At the end of each month, I will be guiding you through the unmasked world of TKE, as well as sharing a glimpse of my own personal journey. I hope you read this with an open mind and an open heart. Today’s post is the first invitation into the world of The Kindness Effect. We invite you into our real, raw and honest lives.
June has possibly been our busiest month to date, having more on our plates than most of us can handle. We have been hard at work preparing for our next workshop, as well as welcoming our newest staff member Charlie. We were featured in Peppermint Magazine, helped raise over $5,000 for the children of Nepal with Save the Children and our Pozible campaign is underway and we cannot wait to launch this later in the year. In addition to this, we are also in the process of efficiently setting up our business plan.
I have been on a personal quest to find inspiration in an effort to create new and relevant content for our future workshops. For me, this stems from marveling at beautiful objects, plunging deeper into myself, engaging in conversations that matter and drawing inspiration from others. It also means taking the time to acknowledge the negative things in the world to gain a better understanding of what needs to be changed.
Some activities that sparked this for me included;
- Spending a day at the National Museum of Victoria, where I left my phone in the car and just bought my diary, a pen and my camera. I spent the day mindfully walking through each gallery, allowing myself to be mesmerized by each piece of art that caught my attention. I sat and stared, until I saw something I hadn’t noticed at first. And then I wrote, and wrote and wrote. The Museum is a place of refuge for me, one that brings about inner peace and allows my mind to flow freely and therefore creatively.
- I was driving through the back parts of Melbourne last week, when I saw three beautiful horses standing under a tiny tree trying to protect themselves from the horrific wind and rain. The moment I saw them I pulled over to stop and watch. The horses didn’t move, they didn’t sit, turn their heads or huddle together. They simply stood and stared into oblivion while the rain beat down on their backs and the wind knocked their legs. I felt extremely sad and heart-broken for these horses. I cried for their pain and it brought up thoughts in me about the mis-treatment of creatures of all sorts in this world that can’t defend or help themselves.
- Life is ridiculously busy and keeping excitement in a relationship can sometimes be difficult. My partner is studying at University, working and plays VFL (I’ve done well I know) which means he is committed to training three nights a week and playing every weekend. This, along with my two jobs and spending lots of my extra time working on TKE doesn’t leave too much spare time for us. So I decided to have a real conversation about it. I acknowledged that life is busy and we are tired, but that we love each other ridiculously and that no matter what, we will try to appreciate and support each other.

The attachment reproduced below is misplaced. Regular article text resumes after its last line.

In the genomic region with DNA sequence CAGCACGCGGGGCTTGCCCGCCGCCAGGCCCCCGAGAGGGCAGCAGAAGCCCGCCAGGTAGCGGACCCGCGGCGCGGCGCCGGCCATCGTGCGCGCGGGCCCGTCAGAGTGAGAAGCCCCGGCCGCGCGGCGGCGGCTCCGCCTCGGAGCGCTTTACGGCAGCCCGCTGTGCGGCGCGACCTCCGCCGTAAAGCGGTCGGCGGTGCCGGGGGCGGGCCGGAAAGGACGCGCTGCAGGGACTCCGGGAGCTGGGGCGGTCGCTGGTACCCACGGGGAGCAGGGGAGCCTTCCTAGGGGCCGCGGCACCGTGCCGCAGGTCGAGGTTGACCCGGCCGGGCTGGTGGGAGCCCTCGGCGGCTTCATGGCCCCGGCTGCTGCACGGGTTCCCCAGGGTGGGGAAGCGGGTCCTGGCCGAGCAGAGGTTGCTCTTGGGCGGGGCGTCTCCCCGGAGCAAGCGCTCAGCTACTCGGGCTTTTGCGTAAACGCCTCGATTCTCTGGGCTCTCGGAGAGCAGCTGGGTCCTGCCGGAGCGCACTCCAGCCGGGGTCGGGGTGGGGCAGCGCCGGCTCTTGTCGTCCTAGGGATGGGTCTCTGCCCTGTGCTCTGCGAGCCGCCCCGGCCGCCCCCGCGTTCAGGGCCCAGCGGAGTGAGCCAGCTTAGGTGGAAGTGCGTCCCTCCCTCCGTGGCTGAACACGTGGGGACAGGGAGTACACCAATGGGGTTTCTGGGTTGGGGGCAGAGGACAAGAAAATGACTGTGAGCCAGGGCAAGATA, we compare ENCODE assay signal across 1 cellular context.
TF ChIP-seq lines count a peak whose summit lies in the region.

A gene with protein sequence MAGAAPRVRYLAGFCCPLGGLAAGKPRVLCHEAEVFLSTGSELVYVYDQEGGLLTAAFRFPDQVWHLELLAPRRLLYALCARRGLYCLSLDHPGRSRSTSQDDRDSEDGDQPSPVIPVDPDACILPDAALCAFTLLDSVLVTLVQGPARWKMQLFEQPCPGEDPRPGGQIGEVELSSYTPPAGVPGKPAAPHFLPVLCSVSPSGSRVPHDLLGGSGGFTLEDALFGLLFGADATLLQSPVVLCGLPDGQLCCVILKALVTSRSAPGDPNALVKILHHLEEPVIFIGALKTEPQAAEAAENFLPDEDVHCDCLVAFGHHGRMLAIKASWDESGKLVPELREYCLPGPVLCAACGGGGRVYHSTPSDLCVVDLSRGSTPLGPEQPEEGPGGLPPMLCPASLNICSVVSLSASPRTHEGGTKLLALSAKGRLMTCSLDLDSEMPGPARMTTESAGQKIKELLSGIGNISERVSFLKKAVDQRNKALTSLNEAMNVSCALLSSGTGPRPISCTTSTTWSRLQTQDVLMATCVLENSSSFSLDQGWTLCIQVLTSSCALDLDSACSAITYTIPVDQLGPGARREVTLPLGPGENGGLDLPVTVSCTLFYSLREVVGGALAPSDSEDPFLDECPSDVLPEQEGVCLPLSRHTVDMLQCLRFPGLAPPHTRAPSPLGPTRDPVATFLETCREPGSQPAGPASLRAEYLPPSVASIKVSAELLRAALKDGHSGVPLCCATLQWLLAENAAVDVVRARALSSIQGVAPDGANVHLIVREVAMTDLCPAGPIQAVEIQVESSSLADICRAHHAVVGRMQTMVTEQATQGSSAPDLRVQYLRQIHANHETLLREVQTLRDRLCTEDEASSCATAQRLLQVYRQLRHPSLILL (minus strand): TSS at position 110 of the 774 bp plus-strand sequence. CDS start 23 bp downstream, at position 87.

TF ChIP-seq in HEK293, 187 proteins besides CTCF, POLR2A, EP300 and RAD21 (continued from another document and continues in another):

- I also landed myself another part-time job as Co-Facilitator of The Whitten Project, the Western Bulldogs Youth Leadership Program. Working with these passionate and capable young people inspired me beyond belief. I see these people making plans to create change and am taken back by their desire to leave a mark on this world. They are younger than me and some of them see the world as it should be, and I think that takes courage. Courage to challenge the status quo and to say ‘this isn’t how things should be’ and then actually do something about it.
Shifting the focus to our other team members, Gabi, one of our journalists has just bought herself a one way ticket to South America, and our other journalist Rachel has landed herself an internship at Mamamia news. Antonea, my partner in crime and throughout this journey, has just completed her first semester of university, and despite her angst about how it ended, this is her reminder that she is a capable and wise woman who needs to pick herself back up and keep trying next semester. We also met with the beautiful Lucy, co-founder of Project-Rockit who we consider an amazing mentor and who has shared with us many valuable lessons that she has learnt throughout her time setting up Project Rockit. Her help and guidance has been invaluable and we are so genuinely excited and humbled to be able to collaborate with her and for her to be a part of our next workshop.
This month has left me wondering more and more about human connection and how we think, feel and behave. What was the artist feeling when he painted a beautiful woman? What would those horses be doing if they were free to roam? Where would my relationship be if we didn’t have open and honest communication? And most of all where would humanity be if we didn’t show kindness to ourselves, one another and to our planet?